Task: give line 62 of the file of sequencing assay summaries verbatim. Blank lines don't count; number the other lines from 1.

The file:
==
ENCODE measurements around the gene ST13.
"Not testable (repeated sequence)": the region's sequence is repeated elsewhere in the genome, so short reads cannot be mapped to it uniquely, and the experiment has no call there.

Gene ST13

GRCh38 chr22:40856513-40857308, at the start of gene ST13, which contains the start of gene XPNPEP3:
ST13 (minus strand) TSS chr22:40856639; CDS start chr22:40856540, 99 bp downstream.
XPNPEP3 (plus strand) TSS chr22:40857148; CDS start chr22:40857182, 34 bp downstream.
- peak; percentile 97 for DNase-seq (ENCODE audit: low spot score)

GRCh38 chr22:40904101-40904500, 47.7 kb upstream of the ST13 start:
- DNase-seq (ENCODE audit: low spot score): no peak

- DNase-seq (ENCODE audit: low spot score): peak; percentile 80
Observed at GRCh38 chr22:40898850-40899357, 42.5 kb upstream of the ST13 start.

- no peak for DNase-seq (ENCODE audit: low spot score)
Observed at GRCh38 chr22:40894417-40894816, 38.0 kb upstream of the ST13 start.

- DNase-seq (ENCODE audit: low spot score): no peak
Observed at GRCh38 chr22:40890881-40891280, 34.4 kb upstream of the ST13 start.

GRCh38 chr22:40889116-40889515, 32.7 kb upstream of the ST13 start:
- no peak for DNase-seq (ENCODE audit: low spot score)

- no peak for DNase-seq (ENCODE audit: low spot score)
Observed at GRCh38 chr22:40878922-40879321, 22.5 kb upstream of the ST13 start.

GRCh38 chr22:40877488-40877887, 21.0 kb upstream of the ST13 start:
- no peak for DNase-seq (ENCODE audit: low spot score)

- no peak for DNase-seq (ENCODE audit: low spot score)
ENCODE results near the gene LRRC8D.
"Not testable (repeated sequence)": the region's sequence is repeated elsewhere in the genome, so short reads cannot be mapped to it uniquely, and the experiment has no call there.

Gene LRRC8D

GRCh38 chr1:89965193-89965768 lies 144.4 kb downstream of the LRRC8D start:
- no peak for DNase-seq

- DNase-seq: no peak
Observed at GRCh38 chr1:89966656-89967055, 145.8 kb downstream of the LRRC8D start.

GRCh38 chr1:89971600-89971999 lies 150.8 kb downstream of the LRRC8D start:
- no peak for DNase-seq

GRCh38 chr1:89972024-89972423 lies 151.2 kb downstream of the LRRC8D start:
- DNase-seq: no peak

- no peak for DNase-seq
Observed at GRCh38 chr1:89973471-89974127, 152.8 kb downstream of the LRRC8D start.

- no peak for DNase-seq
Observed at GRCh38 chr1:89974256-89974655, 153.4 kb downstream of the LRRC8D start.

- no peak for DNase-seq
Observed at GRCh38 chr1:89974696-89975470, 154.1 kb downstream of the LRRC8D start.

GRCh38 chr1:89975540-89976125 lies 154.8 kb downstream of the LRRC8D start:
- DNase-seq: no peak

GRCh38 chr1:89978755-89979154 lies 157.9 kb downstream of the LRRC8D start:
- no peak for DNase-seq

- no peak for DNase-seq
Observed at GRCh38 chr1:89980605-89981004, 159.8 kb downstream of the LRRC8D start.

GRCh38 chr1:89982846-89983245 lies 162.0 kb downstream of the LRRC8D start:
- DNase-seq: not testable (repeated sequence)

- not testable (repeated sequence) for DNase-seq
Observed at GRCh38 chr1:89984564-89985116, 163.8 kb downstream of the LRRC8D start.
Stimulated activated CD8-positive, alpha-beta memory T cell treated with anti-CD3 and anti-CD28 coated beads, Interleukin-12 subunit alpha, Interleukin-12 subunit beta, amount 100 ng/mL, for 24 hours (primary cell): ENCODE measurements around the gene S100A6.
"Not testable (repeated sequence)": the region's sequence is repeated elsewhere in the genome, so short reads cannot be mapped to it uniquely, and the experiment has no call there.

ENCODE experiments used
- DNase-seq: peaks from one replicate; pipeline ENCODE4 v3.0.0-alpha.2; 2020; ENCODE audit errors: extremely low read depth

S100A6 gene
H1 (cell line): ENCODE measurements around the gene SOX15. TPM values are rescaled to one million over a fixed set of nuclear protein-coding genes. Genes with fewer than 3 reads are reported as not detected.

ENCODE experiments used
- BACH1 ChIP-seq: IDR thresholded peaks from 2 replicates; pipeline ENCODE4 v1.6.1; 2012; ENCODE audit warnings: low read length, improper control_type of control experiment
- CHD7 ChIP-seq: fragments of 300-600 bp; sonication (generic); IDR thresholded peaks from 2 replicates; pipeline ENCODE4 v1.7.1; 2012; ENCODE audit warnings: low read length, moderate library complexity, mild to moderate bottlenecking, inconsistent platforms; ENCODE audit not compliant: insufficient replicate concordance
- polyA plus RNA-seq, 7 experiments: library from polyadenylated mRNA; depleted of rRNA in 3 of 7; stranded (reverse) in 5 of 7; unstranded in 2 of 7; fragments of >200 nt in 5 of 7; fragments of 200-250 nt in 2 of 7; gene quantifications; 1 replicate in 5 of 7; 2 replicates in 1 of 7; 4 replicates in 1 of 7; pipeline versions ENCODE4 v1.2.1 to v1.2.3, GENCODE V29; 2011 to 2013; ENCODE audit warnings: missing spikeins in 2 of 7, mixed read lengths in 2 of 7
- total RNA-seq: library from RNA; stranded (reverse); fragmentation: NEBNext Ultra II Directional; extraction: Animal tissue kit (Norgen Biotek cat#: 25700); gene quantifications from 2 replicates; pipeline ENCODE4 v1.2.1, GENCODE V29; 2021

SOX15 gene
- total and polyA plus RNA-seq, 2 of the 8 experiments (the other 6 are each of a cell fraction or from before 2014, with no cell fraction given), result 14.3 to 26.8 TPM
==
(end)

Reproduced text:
- total and polyA plus RNA-seq, 2 of the 8 experiments (the other 6 are each of a cell fraction or from before 2014, with no cell fraction given), result 14.3 to 26.8 TPM